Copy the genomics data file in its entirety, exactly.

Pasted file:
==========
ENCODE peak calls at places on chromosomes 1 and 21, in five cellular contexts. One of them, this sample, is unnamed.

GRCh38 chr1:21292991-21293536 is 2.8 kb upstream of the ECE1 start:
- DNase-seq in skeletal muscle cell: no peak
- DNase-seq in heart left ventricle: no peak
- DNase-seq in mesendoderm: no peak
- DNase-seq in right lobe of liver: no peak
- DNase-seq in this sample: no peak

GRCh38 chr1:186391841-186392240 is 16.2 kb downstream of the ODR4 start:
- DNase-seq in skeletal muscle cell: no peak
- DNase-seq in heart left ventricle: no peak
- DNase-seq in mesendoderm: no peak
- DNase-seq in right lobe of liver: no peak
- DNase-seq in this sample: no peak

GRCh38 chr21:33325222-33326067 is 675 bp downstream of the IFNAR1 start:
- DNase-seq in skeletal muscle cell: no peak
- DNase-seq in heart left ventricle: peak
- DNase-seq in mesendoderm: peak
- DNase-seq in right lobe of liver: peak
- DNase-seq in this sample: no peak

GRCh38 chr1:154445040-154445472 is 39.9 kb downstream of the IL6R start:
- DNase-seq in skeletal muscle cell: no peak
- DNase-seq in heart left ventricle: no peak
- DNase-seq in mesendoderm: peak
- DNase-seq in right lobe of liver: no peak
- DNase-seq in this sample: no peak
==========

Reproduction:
ENCODE peak calls at places on chromosomes 1 and 21, in five cellular contexts. One of them, this sample, is unnamed.

GRCh38 chr1:21292991-21293536 is 2.8 kb upstream of the ECE1 start:
- DNase-seq in skeletal muscle cell: no peak
- DNase-seq in heart left ventricle: no peak
- DNase-seq in mesendoderm: no peak
- DNase-seq in right lobe of liver: no peak
- DNase-seq in this sample: no peak

GRCh38 chr1:186391841-186392240 is 16.2 kb downstream of the ODR4 start:
- DNase-seq in skeletal muscle cell: no peak
- DNase-seq in heart left ventricle: no peak
- DNase-seq in mesendoderm: no peak
- DNase-seq in right lobe of liver: no peak
- DNase-seq in this sample: no peak

GRCh38 chr21:33325222-33326067 is 675 bp downstream of the IFNAR1 start:
- DNase-seq in skeletal muscle cell: no peak
- DNase-seq in heart left ventricle: peak
- DNase-seq in mesendoderm: peak
- DNase-seq in right lobe of liver: peak
- DNase-seq in this sample: no peak

GRCh38 chr1:154445040-154445472 is 39.9 kb downstream of the IL6R start:
- DNase-seq in skeletal muscle cell: no peak
- DNase-seq in heart left ventricle: no peak
- DNase-seq in mesendoderm: peak
- DNase-seq in right lobe of liver: no peak
- DNase-seq in this sample: no peak